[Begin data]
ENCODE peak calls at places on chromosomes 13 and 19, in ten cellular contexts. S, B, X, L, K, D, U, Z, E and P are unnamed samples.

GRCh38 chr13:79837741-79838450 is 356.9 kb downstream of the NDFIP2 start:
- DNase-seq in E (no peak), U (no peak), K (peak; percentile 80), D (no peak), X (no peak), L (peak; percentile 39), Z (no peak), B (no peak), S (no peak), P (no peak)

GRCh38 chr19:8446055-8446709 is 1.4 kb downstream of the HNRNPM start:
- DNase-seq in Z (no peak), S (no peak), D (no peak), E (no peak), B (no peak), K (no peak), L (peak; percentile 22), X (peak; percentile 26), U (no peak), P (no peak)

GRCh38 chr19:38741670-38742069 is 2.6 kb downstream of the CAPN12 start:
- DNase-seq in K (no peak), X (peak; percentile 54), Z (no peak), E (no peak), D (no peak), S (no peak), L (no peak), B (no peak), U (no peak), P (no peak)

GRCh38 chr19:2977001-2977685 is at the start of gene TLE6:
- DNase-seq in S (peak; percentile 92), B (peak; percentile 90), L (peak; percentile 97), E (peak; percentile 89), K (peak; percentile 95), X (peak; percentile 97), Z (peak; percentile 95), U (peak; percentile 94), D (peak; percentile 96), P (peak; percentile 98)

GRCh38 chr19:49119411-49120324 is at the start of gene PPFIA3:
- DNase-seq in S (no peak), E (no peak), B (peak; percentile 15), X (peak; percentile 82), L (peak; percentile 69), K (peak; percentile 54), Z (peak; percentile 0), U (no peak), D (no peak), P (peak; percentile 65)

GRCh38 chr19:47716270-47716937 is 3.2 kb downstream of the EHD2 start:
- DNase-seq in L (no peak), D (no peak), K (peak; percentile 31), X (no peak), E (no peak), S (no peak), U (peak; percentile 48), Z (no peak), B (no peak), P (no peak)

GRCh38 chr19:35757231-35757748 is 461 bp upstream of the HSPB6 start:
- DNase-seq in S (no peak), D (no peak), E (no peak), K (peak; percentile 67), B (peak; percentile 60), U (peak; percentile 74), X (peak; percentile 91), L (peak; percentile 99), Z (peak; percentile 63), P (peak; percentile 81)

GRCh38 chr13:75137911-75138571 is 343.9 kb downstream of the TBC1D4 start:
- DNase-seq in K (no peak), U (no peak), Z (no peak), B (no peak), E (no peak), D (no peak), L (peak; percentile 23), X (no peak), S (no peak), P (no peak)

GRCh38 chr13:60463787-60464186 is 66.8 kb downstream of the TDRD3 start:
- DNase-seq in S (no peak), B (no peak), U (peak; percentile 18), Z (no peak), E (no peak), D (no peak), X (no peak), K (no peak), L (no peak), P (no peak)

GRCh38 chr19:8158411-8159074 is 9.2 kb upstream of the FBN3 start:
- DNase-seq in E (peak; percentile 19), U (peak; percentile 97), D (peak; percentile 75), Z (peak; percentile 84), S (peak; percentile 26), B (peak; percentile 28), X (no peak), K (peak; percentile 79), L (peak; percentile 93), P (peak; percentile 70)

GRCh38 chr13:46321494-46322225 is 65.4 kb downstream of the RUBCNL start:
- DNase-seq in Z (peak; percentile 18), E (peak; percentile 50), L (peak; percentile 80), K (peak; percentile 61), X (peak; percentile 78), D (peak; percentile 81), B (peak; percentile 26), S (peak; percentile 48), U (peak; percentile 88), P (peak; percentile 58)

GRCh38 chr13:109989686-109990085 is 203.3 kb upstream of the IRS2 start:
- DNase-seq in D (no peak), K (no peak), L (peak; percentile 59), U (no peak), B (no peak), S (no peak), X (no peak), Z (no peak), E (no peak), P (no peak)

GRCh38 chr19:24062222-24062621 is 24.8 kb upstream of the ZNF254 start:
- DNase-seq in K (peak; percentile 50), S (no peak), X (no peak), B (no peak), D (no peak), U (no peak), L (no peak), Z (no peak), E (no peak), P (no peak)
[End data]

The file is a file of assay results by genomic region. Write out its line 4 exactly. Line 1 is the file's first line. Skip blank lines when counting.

GRCh38 chr19:8446055-8446709 is 1.4 kb downstream of the HNRNPM start: